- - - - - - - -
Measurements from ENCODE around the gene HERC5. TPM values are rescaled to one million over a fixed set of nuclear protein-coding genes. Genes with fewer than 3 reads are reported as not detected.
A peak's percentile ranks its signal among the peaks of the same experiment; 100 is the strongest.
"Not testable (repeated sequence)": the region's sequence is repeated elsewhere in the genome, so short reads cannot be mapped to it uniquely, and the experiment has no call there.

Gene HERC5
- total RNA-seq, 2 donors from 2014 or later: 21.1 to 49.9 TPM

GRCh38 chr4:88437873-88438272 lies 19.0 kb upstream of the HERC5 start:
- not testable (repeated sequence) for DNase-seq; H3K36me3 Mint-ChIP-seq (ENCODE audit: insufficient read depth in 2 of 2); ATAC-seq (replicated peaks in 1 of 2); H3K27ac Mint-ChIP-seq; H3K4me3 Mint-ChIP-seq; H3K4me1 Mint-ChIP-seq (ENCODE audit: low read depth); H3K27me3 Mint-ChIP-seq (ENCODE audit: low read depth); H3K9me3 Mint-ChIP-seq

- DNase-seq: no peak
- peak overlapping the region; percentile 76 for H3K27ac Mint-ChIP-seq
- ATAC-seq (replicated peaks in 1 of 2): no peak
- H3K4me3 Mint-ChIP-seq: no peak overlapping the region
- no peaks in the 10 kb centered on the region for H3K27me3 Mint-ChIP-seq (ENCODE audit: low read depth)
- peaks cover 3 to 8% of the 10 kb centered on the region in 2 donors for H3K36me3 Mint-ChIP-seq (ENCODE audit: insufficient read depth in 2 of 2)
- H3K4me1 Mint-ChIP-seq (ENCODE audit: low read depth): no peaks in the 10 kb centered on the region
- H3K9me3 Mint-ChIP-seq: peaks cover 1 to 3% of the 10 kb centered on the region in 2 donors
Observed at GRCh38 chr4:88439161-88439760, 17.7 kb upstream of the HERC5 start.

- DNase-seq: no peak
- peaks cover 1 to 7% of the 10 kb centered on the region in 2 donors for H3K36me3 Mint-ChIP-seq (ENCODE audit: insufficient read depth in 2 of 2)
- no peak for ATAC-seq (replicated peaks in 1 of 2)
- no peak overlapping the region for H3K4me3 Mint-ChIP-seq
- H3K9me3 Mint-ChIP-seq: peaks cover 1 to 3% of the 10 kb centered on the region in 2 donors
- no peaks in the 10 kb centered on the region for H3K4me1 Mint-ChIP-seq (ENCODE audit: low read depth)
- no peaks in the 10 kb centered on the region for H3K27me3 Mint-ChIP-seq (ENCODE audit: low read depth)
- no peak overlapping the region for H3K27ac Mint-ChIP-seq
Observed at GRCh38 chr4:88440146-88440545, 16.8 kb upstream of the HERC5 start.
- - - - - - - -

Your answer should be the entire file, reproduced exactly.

Measurements from ENCODE around the gene HERC5. TPM values are rescaled to one million over a fixed set of nuclear protein-coding genes. Genes with fewer than 3 reads are reported as not detected.
A peak's percentile ranks its signal among the peaks of the same experiment; 100 is the strongest.
"Not testable (repeated sequence)": the region's sequence is repeated elsewhere in the genome, so short reads cannot be mapped to it uniquely, and the experiment has no call there.

Gene HERC5
- total RNA-seq, 2 donors from 2014 or later: 21.1 to 49.9 TPM

GRCh38 chr4:88437873-88438272 lies 19.0 kb upstream of the HERC5 start:
- not testable (repeated sequence) for DNase-seq; H3K36me3 Mint-ChIP-seq (ENCODE audit: insufficient read depth in 2 of 2); ATAC-seq (replicated peaks in 1 of 2); H3K27ac Mint-ChIP-seq; H3K4me3 Mint-ChIP-seq; H3K4me1 Mint-ChIP-seq (ENCODE audit: low read depth); H3K27me3 Mint-ChIP-seq (ENCODE audit: low read depth); H3K9me3 Mint-ChIP-seq

- DNase-seq: no peak
- peak overlapping the region; percentile 76 for H3K27ac Mint-ChIP-seq
- ATAC-seq (replicated peaks in 1 of 2): no peak
- H3K4me3 Mint-ChIP-seq: no peak overlapping the region
- no peaks in the 10 kb centered on the region for H3K27me3 Mint-ChIP-seq (ENCODE audit: low read depth)
- peaks cover 3 to 8% of the 10 kb centered on the region in 2 donors for H3K36me3 Mint-ChIP-seq (ENCODE audit: insufficient read depth in 2 of 2)
- H3K4me1 Mint-ChIP-seq (ENCODE audit: low read depth): no peaks in the 10 kb centered on the region
- H3K9me3 Mint-ChIP-seq: peaks cover 1 to 3% of the 10 kb centered on the region in 2 donors
Observed at GRCh38 chr4:88439161-88439760, 17.7 kb upstream of the HERC5 start.

- DNase-seq: no peak
- peaks cover 1 to 7% of the 10 kb centered on the region in 2 donors for H3K36me3 Mint-ChIP-seq (ENCODE audit: insufficient read depth in 2 of 2)
- no peak for ATAC-seq (replicated peaks in 1 of 2)
- no peak overlapping the region for H3K4me3 Mint-ChIP-seq
- H3K9me3 Mint-ChIP-seq: peaks cover 1 to 3% of the 10 kb centered on the region in 2 donors
- no peaks in the 10 kb centered on the region for H3K4me1 Mint-ChIP-seq (ENCODE audit: low read depth)
- no peaks in the 10 kb centered on the region for H3K27me3 Mint-ChIP-seq (ENCODE audit: low read depth)
- no peak overlapping the region for H3K27ac Mint-ChIP-seq
Observed at GRCh38 chr4:88440146-88440545, 16.8 kb upstream of the HERC5 start.